While some brands are openly transparent with bloggers and the projects that they work on together, others seem to skip over them. Probably, you already know this from Betty's blog or from Pandora's, it is case of Zara using illustration of bloggers on their t-shirts.
When I saw this on Betty's website and read that she was very disappointed because she was not even asked for permission, the first thought that came to my mind was that Zara made a huge mistake and definitely Betty has a strong case against them. But then I did analyze the situation and realized that probably the artist that made the illustration was contracted by Zara and probably payed for the use of his work. Or at least, if they didn't, he would be entitled to be pissed off about the situation.
It is also he case of Pandora, who has a problem with both Zara and Pepe Jeans for the same situation. There's no doubt that these girls are the subject of the illustration, and all resemblance are obvious.
If I found out that someone had drawn a cartoon version of me and put it on a t-shirt, especially a company as big as Zara, I'd feel excited, then confused and probably pissed off that I wasn't at least informed. However, that's probably as far as it would go, since an illustration is the intellectual property of the artist who drew it, and as long as I am going public posting pictures of myself on the internet I surely am aware of the consequences.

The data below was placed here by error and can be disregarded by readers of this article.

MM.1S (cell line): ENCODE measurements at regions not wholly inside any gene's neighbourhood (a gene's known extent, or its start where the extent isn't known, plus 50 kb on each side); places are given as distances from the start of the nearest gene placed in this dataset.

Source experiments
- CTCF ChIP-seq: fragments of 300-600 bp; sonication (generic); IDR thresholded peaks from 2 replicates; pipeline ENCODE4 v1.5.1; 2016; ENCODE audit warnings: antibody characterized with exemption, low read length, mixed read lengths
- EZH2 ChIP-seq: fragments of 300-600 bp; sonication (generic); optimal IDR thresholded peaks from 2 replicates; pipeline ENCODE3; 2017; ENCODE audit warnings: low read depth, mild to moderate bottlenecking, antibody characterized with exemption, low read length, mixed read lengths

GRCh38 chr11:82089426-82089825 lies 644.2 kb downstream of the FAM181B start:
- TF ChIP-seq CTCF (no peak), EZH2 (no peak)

The illustration is an original work. Does she have the right to complain? Of course! I'd probably complain too. Is it illegal for Zara to do this? Of course NOT!
Contrary to what many people apparently think, it is NOT ILLEGAL to draw an illustration from a reference image, a photography, another piece of art or illustration. I did a little research on the internet and I found out that: this kind of thing is like a "derivative work", protected and described under the Copyright Act as “a work based upon one or more pre-existing works” such as an “art reproduction”. So, this illustration is a reproduction of o photography that did not even belong to Betty in therms of copyright policy.
The creator of the derivative is entitled to the copyright of the parts of the new work they created so if they draw a totally new drawing, they are legally entitled to use it as their own, even if it's based on a photo or another piece of art. The original photo is the intellectual property of whoever took it, the drawing is the property of the illustrator who drew it!